*   *   *

Grandpa would live another decade, remarrying and moving to Preble County, just a few miles from where he’d grown up and where my father was born.

Grandma’s death came when I had already set out in the world, working on the East Coast, before leaping to the Pacific Northwest and back.

Our memories of grandparents, regardless, are essentially those of childhood. And thus subject to distortions and coloring.

Some images are distinct and powerful.

False teeth sitting in a drinking glass on the kitchen windowsill remain  vivid. “And so I told Doc Murphy,” or whoever the family dentist was, “take ‘em all out,” rather than the elaborate and more painful treatment of the time, as Grandpa related to other adults during one Sunday dinner.

Still, that impression’s been a repeated inspiration for me to pursue good dental hygiene, along with an appreciation for the wonders of modern dentistry.

Although my dad’s hair balded, Grandpa’s remained thick, though graying, unlike the balding gene my Dad and I inherited from Grandma’s Ehrstines. So we follow her line more than I’d expected.

I wonder just how they viewed beauty or style. Grandpa’s old gold wristwatch was well made, but with no sense of visual elegance or taste.  He had the steep slope in front of their house, for example, replaced with a hideous rust-streaked stone wall. There was a lavatory in the basement, mostly for office use, via an outdoor stairwell. Upstairs, the bathroom had been remodeled soap-green, no doubt supposed to resemble jade. It seemed there was always a rubber ducky or two, which we loved to hold underwater to squeeze and fill to make it spit when we lifted it and squeezed again. Later, when Grandpa bought a house across the street and converted it to apartments, he was proud of the bathrooms – the most hideous colors imaginable, even before the psychedelic ‘60s really set in.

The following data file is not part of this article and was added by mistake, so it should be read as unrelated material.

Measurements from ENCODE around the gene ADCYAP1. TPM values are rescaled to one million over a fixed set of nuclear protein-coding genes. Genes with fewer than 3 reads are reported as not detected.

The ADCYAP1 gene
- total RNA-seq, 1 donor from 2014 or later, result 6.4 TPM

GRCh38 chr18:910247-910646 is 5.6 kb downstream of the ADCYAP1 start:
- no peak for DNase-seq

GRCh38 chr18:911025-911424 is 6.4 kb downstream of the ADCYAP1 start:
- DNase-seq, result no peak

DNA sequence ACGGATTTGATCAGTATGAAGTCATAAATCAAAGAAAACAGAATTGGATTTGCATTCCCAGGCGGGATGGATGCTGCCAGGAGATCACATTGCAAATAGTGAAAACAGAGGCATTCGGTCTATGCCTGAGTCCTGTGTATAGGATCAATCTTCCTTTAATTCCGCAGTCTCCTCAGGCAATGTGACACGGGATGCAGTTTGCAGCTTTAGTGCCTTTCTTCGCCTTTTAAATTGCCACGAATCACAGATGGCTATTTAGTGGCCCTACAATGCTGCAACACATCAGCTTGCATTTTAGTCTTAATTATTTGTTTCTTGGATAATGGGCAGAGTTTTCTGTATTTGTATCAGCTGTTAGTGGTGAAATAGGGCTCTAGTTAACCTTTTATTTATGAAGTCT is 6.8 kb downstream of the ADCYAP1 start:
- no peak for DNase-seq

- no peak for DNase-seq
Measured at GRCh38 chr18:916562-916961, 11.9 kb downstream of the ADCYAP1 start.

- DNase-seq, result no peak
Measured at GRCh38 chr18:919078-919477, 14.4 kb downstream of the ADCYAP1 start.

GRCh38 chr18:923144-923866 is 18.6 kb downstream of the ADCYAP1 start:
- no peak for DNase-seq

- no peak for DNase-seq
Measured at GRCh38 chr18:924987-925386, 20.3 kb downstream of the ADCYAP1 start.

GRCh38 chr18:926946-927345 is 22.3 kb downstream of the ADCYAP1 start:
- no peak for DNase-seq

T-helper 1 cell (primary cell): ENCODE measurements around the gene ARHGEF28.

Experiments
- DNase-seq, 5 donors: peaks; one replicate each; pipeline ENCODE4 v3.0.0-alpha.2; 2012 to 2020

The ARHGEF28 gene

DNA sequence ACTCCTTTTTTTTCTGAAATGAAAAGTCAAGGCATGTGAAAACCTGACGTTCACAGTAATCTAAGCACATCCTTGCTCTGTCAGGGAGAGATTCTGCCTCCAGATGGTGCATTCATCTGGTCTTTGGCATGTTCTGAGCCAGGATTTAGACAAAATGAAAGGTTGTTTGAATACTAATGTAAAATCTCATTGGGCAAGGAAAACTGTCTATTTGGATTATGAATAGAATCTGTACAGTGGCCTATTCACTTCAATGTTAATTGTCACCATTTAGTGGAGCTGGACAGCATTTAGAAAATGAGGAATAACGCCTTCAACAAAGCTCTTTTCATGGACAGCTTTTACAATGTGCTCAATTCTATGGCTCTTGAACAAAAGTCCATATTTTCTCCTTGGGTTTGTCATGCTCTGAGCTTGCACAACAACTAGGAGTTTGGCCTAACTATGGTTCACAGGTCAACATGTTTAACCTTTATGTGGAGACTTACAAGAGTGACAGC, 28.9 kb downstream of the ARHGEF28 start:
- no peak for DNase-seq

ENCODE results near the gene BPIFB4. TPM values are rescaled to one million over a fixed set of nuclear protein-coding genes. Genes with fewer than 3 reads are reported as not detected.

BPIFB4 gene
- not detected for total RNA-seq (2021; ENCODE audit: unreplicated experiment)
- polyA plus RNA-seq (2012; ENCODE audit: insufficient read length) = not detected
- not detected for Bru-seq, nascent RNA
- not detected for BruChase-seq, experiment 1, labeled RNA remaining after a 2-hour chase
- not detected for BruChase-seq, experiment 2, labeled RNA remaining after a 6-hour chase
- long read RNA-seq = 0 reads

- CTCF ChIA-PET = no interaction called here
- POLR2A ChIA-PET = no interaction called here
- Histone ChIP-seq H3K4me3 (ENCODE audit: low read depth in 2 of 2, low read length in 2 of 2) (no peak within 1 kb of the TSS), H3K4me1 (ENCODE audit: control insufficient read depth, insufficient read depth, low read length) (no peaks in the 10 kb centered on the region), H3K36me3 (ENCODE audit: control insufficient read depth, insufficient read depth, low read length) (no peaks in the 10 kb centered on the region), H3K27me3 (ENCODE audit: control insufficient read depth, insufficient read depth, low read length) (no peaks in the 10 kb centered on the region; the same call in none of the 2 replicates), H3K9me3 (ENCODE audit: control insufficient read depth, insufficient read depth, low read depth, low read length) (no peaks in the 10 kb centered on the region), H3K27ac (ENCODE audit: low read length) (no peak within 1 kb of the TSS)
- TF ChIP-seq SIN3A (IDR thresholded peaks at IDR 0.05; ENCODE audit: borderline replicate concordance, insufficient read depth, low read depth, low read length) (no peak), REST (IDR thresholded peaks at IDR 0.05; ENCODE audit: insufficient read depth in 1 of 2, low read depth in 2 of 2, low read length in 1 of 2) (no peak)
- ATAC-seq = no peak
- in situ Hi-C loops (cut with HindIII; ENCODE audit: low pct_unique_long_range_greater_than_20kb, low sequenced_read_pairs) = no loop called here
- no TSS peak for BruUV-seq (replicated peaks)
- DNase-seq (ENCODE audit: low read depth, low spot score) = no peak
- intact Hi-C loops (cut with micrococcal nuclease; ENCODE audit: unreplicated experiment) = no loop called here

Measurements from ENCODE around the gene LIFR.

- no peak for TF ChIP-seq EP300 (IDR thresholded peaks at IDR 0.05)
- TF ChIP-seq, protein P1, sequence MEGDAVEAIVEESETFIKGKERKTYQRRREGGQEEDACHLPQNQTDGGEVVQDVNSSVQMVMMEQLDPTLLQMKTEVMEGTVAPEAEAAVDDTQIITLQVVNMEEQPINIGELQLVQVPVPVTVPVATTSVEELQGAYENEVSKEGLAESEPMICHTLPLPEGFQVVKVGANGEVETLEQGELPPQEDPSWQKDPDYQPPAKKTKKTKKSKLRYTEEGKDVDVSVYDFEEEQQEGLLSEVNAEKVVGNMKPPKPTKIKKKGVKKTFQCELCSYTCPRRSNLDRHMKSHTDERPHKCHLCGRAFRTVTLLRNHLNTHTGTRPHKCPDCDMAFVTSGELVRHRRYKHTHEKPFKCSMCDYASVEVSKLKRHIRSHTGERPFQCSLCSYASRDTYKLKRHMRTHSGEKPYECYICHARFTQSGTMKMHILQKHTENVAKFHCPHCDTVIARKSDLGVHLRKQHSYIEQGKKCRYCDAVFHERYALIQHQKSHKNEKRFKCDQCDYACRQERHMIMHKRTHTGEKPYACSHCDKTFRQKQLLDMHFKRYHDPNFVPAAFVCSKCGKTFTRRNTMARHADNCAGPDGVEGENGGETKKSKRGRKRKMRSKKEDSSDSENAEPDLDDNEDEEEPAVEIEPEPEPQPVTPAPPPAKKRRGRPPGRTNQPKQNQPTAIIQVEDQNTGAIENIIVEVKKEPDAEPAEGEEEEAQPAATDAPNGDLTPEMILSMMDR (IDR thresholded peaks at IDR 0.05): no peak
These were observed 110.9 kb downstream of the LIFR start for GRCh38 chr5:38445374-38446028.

But what did Grandma think of all this? Did she have any influence?

Did some part of her even want to be back on the farm, rather than in the city?

I remember she worked at one point at Elders department store downtown and liked it. We had to go up several flights of dark-brown escalators to get there. But, as I learn Grandpa preferred her to stay home. So it went.

Along the stairs in the dining room sat an upright piano. As far as I know, only Aunt Edna played, and we never sang together, except in church. Edna served as church organist, too, with a unique style Uncle John remembers fondly. Wilma said, “I never heard Grandma [Ehrstine] play, although she had a very nice piano and music.” Grandpa and Grandma’s musical tastes seemed to run more along the lines of Lawrence Welk’s TV show. Still, I have an LP Grandma gave me one Christmas, a recording of Rachmaninoff’s second concerto. Now I admire the effort she made to get it, even if at the time I may have been disappointed it wasn’t by one of the star pianists or conductors I would have recognized. Part of what I treasure now is knowing it’s a better performance than many of the bigger names had turned in.

As kids, though, we marched straight to the toy box with its weird wooden block men to stack or the Chinese checkers we didn’t play. The boys might have to compete for use of the wooden bolt-action toy rifle.

What I didn’t fully appreciate was Grandma’s goofy sense of humor.